The power of the eruption has increased in parallel with the opening of more craters

Below you can see an overview published on 19 April by the Institute of Earth Sciences of lava discharge from the Fagradalsfjall eruption. The results represent the total flow from all craters over a six-day period, 12-18 April. This is a slight increase from the average flow in the eruption and confirmation that in parallel with the opening of more craters last week, the power of the eruption has increased somewhat, the area of the lava has reached 0.9 km2 and the total volume is now over 14 million cubic meters.


The graphs above show, among other things, the development of the area and volume of lava and lava flow. Development of the area of the lava is not as "linear" as the development of the volume, but that is because to begin with, the lava field grew in thickness within Geldingadalur rather than spreading out. Ongoing work on processing geochemical and gas data is being done, and the graphs will be updated as soon as it is completed.

3D model of the eruption sites

The Icelandic Institute of Natural History operates an aerial photography studio where geological mapping is carried out using aerial photographs to create three-dimensional models. This method has been useful in mapping the eruption area by Fagradalsfjall, but with the 3D models it is possible to estimate the volume and thickness of the lava, lava flow and much more. You can view the 3D model by clicking on the image below.


Updated 08.04 12:25

The lava flow from the latest eruption fissure seems to mostly flow down into Geldingadalir. This third eruption fissure opened at midnight on the 6th of April and is between the two existing fissures. Rescue teams from the Icelandic Association for Search and Rescue had detected subsidence in the area on the 6th of April about 420 meters northeast of the original eruption area in Geldingadalir, which was about 150m long and about 1 meter deep.

In the photos that were taken during the reconnaissance flight on the 7th of April it can be seen that the lava fields from the three eruption fissures are now merging. Lava from the third fissure has flowed south into Geldingadalir and northeast towards the eruption site above Meradalir. There is a continuous lava field between the three eruption sites, which in fact belong to the same volcanic fissure over the magma intrusion at Fagradalsfjall.


A continuous lava field between the three eruption sites at Fagradalsfjall. (Photo: Almannavarnir / Björn Oddsson)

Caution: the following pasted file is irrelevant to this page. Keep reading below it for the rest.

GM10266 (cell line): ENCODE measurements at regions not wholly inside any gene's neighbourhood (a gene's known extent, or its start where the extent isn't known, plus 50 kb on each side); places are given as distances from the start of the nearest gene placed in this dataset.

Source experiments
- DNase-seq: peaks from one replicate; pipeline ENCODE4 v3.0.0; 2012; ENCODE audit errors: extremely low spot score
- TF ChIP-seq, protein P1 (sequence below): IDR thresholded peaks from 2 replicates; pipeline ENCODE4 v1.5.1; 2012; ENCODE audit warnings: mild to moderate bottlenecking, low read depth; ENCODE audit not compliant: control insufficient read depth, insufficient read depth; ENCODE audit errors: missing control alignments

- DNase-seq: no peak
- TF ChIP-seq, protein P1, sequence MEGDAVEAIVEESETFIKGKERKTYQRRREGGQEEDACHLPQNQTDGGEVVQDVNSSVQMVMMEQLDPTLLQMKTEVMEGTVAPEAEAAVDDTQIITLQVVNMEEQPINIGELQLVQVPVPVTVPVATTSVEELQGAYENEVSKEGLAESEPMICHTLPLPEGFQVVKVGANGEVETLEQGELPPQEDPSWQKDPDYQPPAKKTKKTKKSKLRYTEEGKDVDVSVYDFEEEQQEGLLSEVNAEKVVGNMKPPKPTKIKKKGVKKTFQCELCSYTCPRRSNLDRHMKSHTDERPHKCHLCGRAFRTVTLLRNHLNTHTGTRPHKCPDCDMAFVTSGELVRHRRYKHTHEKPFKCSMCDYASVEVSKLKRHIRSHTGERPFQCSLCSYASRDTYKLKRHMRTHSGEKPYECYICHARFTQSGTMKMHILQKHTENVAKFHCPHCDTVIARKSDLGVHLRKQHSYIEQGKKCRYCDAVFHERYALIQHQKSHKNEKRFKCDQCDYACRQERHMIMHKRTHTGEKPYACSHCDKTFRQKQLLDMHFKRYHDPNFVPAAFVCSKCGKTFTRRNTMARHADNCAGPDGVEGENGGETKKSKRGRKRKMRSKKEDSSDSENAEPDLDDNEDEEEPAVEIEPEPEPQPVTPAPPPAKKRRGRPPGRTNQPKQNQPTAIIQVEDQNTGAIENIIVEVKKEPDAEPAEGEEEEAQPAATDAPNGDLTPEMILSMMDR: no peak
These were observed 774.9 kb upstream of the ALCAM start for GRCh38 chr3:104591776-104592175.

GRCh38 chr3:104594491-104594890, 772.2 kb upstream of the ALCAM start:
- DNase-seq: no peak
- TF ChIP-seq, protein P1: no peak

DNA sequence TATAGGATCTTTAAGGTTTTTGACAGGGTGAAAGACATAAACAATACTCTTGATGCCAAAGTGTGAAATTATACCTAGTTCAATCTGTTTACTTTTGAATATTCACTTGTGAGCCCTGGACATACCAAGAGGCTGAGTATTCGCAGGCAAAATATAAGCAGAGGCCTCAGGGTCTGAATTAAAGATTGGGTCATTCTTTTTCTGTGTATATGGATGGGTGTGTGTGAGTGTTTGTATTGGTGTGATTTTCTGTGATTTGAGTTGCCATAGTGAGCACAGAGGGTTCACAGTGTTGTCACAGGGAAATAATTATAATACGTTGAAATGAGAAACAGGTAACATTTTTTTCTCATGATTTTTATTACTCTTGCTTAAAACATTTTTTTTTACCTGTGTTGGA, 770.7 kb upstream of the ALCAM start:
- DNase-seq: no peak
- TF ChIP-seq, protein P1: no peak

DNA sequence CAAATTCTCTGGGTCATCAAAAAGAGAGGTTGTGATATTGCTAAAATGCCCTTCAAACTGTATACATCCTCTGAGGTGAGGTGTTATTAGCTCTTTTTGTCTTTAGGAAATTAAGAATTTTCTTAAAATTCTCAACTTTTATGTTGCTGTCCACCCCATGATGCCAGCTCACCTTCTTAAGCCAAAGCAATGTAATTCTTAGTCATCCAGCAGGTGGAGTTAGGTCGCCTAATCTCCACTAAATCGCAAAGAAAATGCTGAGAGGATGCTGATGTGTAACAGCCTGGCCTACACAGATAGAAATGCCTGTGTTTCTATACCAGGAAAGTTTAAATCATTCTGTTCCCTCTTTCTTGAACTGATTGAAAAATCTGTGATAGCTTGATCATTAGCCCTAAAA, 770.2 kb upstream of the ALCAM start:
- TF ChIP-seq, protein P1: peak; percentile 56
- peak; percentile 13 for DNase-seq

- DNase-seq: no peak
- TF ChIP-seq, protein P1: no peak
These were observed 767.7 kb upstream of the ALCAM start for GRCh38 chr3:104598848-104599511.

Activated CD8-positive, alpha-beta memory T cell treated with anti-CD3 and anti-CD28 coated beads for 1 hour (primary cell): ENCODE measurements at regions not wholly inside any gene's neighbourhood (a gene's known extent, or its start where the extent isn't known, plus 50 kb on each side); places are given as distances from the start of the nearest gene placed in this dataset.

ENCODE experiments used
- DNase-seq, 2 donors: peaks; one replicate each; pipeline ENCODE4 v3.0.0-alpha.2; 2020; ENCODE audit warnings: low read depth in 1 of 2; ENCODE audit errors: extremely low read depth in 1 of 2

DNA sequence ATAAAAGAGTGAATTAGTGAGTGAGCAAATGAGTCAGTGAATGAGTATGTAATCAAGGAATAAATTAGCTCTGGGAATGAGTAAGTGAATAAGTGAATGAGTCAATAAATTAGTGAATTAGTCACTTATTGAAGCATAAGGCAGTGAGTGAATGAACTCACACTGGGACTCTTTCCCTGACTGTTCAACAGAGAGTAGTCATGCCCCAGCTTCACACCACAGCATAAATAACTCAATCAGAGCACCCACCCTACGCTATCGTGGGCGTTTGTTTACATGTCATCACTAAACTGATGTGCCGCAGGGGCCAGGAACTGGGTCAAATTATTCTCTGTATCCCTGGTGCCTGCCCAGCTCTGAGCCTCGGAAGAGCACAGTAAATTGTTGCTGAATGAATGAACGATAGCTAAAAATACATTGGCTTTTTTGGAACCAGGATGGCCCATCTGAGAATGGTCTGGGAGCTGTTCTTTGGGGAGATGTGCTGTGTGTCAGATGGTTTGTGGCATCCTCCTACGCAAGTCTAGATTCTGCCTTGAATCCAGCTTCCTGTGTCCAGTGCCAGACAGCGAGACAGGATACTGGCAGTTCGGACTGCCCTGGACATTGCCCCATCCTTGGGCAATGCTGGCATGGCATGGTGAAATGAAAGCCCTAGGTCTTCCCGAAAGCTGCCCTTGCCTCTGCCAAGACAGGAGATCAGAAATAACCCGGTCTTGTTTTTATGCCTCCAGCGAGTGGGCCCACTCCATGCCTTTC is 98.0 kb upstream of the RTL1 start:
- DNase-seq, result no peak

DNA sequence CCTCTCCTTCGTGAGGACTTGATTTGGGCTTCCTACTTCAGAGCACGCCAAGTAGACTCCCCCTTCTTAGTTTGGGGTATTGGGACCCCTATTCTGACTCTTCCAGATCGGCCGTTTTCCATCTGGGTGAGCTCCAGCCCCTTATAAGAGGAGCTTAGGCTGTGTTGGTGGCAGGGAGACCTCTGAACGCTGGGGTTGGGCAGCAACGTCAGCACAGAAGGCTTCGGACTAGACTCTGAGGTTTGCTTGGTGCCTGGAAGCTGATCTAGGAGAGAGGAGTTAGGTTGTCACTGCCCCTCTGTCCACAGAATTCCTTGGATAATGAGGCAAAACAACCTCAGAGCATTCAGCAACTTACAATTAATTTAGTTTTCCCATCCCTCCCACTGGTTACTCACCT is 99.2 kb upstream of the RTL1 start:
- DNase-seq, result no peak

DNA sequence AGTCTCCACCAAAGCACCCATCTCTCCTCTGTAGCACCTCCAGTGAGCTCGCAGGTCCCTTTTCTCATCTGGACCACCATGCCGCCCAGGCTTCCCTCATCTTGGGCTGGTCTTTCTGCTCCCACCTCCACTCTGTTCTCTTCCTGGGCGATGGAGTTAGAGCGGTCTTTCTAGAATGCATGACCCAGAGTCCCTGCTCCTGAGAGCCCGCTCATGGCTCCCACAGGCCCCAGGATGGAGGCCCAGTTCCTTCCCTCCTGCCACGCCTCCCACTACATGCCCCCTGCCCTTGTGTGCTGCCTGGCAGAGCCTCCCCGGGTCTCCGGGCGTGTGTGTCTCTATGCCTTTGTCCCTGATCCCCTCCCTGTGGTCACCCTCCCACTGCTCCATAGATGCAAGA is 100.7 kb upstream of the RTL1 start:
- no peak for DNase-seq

Overview map showing the location of the three eruption sites in red and lava flow from them as the situation was on the 7th of April.The lava flow from the latest fissure has not been mapped exactly. The outlines of the lava have been approximated from aerial photographs of the region.

Updated 05.04 at 15:40

Photos of two new volcanic fissures near to the initial eruption site in Geldingadalir,  located approximately 700 meters NE of the craters in Geldingadalir. The new fissures are in total 200 meters long. The lava from the fissures is non viscous and flows fast in a narrow lava-river into Meradalir valley, east of the new fissures, where a new lava field is forming. 

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Photos: Björn Oddsson/Department of Civil Protection and Emergency Management

Updated 05.04 at 14:15

A new additional fissure opened at ca. 12:00 hrs today near the initial eruption site in Geldingadalir. First estimates of the length of the fissure is ca. 200 meters, and the middle of the fissure is approximately 1 kilometer NE of the eruption site in Geldingadalir. The lava from the new fissure flows toward Meradalir valley, east of the new fissure.

Helicopters from the Icelandic Coast Guard are at the new eruption site to make sure the area is evacuated. An airplain with scientists is on its way to the fissure for evaluating more presicely the location and the size of the new fissure.  

Because of the lack of ash and tephra emission in the atmosphere, the aviation color code for Keflavik airport remains orange as there are no imminent hazard for the aviation.

A live stream from the new fissure can be seen at RUV 2